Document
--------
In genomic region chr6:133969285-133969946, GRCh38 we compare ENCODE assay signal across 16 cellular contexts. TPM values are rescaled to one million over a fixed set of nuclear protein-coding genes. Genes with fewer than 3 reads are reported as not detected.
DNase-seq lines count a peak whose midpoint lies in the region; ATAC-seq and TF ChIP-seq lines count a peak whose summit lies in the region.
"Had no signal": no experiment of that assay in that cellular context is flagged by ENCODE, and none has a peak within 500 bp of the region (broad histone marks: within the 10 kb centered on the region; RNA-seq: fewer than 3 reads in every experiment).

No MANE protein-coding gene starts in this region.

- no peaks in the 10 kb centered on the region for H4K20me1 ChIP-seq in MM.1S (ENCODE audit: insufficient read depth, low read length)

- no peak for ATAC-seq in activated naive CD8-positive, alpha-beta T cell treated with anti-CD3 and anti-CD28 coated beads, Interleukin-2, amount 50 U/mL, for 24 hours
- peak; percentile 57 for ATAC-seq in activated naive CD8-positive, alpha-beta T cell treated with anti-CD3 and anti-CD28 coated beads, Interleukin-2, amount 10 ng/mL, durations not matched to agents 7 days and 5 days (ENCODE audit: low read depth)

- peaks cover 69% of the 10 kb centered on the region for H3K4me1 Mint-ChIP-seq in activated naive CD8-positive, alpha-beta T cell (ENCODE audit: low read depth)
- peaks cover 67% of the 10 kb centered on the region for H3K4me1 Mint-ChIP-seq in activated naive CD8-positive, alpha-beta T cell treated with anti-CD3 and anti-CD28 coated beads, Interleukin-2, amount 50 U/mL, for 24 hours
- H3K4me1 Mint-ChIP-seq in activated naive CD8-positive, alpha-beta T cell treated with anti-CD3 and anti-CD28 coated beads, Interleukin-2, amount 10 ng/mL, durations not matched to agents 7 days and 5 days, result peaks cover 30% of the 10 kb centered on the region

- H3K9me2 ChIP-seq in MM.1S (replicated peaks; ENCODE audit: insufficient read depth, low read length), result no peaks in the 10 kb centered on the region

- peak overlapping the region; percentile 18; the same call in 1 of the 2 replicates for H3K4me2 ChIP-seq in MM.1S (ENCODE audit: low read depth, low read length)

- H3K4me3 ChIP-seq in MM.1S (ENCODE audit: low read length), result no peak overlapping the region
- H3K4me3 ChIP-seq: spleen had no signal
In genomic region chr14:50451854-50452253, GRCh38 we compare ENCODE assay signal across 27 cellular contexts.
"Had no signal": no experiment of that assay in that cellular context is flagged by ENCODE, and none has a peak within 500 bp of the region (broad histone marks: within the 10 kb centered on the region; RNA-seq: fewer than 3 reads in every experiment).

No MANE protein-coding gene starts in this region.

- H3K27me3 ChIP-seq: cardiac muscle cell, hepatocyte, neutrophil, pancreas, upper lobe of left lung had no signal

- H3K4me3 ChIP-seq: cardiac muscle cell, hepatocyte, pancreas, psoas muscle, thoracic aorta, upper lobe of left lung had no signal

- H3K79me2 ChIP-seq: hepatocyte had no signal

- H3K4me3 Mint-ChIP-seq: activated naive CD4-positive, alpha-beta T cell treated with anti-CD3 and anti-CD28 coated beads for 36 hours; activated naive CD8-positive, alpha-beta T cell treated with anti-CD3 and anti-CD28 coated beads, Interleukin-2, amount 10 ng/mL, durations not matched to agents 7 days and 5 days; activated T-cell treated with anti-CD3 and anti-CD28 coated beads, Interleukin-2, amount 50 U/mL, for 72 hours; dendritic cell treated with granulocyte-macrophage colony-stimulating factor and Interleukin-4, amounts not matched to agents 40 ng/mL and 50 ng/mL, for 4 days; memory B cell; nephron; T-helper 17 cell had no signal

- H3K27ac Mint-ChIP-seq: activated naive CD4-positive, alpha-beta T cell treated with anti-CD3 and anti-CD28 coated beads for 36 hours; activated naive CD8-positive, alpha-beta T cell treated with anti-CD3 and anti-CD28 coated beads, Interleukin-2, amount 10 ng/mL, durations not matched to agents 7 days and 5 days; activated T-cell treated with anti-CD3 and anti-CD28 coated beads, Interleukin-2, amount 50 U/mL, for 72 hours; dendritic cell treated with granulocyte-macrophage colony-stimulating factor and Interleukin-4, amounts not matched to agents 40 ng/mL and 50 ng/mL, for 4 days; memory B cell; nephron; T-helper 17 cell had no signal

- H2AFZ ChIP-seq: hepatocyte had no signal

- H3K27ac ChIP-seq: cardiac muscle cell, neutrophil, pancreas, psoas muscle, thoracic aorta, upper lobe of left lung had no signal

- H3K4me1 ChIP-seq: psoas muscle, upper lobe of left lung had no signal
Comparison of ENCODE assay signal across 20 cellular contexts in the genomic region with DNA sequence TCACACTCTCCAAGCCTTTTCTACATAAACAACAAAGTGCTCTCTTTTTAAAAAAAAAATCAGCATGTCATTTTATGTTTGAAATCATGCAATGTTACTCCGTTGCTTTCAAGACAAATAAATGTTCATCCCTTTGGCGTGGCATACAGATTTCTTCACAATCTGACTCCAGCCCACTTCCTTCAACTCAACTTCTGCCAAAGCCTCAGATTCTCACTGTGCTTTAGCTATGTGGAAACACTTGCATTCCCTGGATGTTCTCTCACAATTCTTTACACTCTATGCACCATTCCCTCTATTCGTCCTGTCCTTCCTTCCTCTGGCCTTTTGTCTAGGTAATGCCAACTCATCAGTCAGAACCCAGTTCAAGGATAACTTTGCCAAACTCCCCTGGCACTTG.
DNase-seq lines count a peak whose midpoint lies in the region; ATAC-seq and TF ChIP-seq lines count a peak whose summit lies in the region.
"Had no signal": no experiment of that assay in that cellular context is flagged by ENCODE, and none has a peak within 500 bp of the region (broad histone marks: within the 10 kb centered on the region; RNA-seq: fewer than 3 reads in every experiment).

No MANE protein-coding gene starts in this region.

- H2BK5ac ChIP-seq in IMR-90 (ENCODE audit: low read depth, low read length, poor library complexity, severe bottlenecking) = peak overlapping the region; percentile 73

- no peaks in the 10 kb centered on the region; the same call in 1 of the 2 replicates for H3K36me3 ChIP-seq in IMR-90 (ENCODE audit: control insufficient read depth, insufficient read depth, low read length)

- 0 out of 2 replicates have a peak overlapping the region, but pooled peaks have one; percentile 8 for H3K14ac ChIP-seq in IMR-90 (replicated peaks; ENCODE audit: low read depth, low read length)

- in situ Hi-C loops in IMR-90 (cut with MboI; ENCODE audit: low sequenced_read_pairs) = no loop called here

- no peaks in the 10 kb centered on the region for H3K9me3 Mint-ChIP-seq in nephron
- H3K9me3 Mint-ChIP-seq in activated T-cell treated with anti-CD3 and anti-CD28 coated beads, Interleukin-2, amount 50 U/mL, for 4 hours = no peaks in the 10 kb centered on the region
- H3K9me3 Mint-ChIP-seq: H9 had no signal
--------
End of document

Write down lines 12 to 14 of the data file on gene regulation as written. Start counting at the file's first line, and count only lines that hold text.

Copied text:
- peak overlapping the region; percentile 18; the same call in 1 of the 2 replicates for H3K4me2 ChIP-seq in MM.1S (ENCODE audit: low read depth, low read length)

- H3K4me3 ChIP-seq in MM.1S (ENCODE audit: low read length), result no peak overlapping the region
- H3K4me3 ChIP-seq: spleen had no signal